The planet gear 124 meshes with an idler gear 164 rotatably and coaxially mounted on the hollow shaft 140. Also meshing with this idler gear 164 is a ratio change gear 170 on the output shaft 172 of a ratio change motor 174.

The input shaft 110 and the output shaft 112 are in axial alignment. The pinion 158 of the internal gear assembly 160, the eccentric shaft 150 and the sun gear 148 are rotatable about an axis offset from the parallel to the axis of the aligned input and output shafts. The planet carrier 134, together with the various parts rotatably supported thereby, is rotatable about the axis of the aligned input and output shafts. The other details of construction are believed apparent from the showing of FIG. 2 and from the previous description of FIG. 1.

Essentially, the various parts of the FIG. 2 transmission are arranged in mirror image relationship to those of the FIG. 1 transmission, so that its operation will also be apparent from the operational description of FIG. 1. It will suffice to say that the FIG. 2 transmission can also be considered to have three inputs.

THIRD FORM

A further preferred embodiment of my invention shown in FIG. 3 differs from the two preceding embodiments in that the former does not use the ratio change motor 74 or 174. The FIG. 3 embodiment is similar in basic configuration to that of FIG. 2, however, so that the same reference numerals will be employed to designate the corresponding parts of these two embodiments.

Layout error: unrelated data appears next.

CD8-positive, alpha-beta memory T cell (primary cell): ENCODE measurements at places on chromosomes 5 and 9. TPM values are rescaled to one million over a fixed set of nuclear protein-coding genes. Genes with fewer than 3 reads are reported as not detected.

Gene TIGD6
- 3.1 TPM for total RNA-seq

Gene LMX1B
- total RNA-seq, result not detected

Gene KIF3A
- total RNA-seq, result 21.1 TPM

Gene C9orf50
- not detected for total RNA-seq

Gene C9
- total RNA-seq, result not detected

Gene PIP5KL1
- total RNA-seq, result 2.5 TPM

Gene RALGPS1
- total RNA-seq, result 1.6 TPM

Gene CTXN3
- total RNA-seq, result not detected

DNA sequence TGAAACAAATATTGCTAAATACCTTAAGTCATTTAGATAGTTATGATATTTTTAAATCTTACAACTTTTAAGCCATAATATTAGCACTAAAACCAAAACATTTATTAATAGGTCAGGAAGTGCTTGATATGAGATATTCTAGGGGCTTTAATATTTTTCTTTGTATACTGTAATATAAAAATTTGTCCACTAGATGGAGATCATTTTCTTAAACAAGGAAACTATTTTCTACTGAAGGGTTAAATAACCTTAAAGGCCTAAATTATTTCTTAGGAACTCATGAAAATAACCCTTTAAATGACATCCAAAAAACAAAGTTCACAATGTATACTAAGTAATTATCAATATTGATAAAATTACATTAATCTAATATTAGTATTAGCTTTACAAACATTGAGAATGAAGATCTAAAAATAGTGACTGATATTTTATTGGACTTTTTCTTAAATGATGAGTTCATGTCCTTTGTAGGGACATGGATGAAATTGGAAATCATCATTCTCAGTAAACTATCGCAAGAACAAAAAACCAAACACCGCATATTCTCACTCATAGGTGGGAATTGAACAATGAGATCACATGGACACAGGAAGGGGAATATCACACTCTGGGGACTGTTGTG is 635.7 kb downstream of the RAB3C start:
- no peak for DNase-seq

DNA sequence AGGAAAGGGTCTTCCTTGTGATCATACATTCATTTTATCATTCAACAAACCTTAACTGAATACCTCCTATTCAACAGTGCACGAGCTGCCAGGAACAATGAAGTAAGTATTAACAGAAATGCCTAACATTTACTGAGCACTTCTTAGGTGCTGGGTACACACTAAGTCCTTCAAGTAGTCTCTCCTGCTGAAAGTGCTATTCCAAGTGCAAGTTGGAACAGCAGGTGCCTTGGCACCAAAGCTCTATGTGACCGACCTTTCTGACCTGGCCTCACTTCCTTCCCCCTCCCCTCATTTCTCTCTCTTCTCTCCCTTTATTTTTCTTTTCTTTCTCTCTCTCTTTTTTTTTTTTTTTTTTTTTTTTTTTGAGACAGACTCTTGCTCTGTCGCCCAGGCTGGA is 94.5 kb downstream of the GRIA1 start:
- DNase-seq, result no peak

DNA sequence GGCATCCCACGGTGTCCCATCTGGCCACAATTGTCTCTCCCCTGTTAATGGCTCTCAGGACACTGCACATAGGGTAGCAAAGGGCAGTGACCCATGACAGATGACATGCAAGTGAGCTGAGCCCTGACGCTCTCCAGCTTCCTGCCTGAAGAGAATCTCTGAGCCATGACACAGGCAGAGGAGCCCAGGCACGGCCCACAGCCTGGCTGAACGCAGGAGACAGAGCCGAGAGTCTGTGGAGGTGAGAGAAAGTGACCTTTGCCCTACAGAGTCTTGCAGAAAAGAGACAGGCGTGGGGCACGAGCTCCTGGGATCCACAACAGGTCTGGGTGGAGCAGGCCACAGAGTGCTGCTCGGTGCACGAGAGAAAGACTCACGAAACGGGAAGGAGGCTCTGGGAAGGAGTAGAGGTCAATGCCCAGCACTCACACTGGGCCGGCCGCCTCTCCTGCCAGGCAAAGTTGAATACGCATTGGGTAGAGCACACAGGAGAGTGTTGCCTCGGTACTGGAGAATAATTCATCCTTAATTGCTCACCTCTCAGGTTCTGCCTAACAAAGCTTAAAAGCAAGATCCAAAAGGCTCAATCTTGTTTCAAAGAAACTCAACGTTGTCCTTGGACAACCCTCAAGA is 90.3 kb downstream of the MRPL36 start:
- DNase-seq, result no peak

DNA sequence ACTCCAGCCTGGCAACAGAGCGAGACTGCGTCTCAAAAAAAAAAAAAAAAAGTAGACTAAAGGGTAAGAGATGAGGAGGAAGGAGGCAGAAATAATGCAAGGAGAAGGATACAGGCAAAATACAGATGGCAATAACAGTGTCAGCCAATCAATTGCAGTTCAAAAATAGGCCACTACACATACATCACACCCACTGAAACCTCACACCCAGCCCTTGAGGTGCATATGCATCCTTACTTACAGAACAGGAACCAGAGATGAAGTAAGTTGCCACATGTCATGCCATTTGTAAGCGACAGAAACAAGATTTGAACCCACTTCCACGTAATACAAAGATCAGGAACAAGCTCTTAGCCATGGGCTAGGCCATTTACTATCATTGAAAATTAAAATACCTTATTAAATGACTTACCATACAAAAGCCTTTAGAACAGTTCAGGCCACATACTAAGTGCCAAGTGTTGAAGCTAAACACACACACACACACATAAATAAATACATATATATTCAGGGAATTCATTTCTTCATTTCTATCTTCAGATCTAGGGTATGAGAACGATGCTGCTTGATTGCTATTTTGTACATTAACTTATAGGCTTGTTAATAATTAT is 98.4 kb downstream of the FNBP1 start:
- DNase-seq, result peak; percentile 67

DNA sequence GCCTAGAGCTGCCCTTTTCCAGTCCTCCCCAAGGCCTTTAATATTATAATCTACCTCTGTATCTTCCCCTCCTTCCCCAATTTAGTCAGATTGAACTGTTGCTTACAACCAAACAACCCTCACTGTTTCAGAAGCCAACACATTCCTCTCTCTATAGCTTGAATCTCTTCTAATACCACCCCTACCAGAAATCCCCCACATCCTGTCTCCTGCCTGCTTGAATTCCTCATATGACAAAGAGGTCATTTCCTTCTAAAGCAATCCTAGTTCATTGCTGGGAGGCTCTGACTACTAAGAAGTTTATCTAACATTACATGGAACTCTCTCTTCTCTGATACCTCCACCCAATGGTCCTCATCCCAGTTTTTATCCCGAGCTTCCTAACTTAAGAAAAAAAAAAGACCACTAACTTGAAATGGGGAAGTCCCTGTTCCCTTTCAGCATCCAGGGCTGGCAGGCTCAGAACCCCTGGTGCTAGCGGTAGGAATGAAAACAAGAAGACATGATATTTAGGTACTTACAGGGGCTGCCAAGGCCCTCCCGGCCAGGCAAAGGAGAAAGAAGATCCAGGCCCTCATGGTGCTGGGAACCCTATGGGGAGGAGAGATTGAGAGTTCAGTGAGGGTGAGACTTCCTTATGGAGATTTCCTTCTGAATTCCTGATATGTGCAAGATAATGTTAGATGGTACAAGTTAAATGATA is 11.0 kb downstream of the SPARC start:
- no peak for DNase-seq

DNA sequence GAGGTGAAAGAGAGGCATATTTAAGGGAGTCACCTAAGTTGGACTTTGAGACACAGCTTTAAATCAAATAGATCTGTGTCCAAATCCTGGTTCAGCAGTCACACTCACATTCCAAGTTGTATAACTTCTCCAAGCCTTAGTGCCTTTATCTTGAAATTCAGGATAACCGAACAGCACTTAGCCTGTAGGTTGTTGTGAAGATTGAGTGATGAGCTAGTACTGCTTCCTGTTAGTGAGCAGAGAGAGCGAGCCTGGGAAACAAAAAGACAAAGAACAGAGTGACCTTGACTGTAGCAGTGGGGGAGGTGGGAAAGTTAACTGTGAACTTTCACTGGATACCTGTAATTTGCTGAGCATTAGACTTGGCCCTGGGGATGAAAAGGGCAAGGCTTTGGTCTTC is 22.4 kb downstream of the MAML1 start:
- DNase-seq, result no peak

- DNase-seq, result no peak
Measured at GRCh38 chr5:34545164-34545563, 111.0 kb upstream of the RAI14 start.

Connected to the transmission input shaft 110, the internal gear 156 of the internal gear assembly 160 is formed integral with a friction wheel 180. This friction wheel frictionally contacts a ratio change friction ball 182 having a pair of aligned trunnions 184 projecting from diametrically opposite positions thereon and rotatably supported by a support frame 186 of rectangular shape via bearings 188. The axis of the aligned trunnions 184 lies in coplanar relationship to the axis of rotation of the friction wheel 180 and therefore of the input shaft 110.

The support frame 186 of the ratio change friction ball 182 is itself provided with a pair of trunnions 200 (one seen) projecting from its opposite sides. The axis of the support frame trunnion pair 200 extends at right angles with the axis of the friction ball trunnion pair 184. The support frame 186 is to be pivoted about its trunnion pair 200 in order to adjustably vary the angle of the rotational axis of the ratio change friction ball 182 relative to the rotational axis of the friction wheel 180.

Also in frictional contact with the ratio change friction ball 182 is a second friction wheel 202 rotatably and coaxially mounted on the hollow shaft 140. The second friction wheel 202 is rigidly connected via a sleeve 204 to a sun gear 168 (corresponding to the small diameter section 68 of the idler gear 164 in the FIG. 1 embodiment) also rotatably and coaxially mounted on the hollow shaft 140. The sun gear 168 meshes with the planet gear 124 of the planet gear set 120.